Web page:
Some things are best left unsaid. That includes any comments about how hard it must be for a mother to have a career and raise children. Tell managers to keep the topic out of their office chitchat.
Recent case: Robin was hired to sell cloud-computing services. She got an excellent interimafter just a few months, praising her ability to get up to speed. Her manager concluded that, in a short time, “Robin has had an incredible positive impact on the company.”
Then she got pregnant. Almost immediately, a supervisor who would later become her boss began almost every conversation with a comment about how hard it is to balance children and a career.
Robin took a briefafter giving birth. When she returned, she learned that her new boss would be the man who had been so concerned about her career. Soon after, he terminated Robin, allegedly because she hadn’t done a good job on a web project.
She immediately suspectedand sued.
The court said she had enough for the case to go to trial. The fact that Robin never received any negative feedback on her work before she was fired, coupled with the supervisor’s running commentary on working mothers, was enough evidence that her pregnancy rather than her web skills might have been why she was fired. (Brown v. Intralinks, No. 11-CIV-7049, SD NY, 2013)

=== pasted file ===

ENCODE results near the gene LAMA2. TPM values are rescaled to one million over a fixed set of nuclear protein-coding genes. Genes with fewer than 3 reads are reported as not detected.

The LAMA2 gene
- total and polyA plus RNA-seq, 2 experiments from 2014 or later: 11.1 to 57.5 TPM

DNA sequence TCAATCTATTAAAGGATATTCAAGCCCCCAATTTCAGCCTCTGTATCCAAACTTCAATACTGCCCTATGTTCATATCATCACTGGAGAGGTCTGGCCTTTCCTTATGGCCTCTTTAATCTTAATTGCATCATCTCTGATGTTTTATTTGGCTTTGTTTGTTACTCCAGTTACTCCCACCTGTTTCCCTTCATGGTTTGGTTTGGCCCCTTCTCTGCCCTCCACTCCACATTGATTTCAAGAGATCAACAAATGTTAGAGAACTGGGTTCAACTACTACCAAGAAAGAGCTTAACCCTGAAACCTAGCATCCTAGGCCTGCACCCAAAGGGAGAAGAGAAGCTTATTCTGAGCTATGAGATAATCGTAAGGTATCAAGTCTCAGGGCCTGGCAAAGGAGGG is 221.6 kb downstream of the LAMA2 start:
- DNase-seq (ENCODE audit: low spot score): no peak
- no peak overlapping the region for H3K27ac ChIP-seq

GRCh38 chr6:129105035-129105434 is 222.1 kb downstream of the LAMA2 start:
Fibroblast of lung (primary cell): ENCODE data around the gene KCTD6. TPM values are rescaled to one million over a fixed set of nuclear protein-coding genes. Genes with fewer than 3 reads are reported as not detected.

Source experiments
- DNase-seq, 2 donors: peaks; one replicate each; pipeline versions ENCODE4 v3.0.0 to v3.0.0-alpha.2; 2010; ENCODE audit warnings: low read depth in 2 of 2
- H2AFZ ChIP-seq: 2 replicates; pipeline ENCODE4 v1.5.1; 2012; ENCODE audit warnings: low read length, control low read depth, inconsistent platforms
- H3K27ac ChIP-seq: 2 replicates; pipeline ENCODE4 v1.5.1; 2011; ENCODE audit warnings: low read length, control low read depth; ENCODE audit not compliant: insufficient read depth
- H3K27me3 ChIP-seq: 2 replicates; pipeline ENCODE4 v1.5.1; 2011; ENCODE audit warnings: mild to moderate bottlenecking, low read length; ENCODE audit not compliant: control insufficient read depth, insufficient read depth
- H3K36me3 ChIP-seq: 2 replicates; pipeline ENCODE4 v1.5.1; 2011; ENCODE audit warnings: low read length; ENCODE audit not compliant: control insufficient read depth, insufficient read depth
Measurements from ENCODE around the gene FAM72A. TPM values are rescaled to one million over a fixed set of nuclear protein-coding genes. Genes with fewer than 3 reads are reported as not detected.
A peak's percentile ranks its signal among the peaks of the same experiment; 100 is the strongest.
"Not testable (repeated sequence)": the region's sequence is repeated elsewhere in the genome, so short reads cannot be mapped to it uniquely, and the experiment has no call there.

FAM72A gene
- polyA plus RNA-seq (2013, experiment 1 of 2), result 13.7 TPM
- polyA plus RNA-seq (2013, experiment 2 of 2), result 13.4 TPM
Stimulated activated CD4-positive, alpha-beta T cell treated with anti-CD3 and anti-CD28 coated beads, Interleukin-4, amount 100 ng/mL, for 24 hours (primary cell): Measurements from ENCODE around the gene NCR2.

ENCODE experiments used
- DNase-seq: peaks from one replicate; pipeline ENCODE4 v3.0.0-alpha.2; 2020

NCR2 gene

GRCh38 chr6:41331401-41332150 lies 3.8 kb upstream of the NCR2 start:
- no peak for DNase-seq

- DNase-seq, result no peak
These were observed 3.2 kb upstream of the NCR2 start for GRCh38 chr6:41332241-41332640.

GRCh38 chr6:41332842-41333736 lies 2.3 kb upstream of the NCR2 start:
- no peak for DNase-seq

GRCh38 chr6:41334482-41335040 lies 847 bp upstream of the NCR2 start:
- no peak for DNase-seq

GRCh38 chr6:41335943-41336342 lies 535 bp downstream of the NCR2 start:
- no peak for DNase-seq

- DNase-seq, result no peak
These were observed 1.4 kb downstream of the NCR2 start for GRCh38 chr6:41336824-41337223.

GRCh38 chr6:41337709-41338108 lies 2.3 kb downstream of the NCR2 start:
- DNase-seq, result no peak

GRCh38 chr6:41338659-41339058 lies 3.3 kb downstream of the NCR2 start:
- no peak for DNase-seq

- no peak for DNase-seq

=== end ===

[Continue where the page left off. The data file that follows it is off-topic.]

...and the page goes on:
Advice: Instruct supervisors to ignore a subordinate’s pregnancy unless it is relevant to her effectiveness at work. Yes, a supervisor can address upcoming leave and the employee’s return, but it must be done in a strictly businesslike way—no social commentary allowed. The assumption until proven otherwise should be that the employee will remain dedicated and hard working.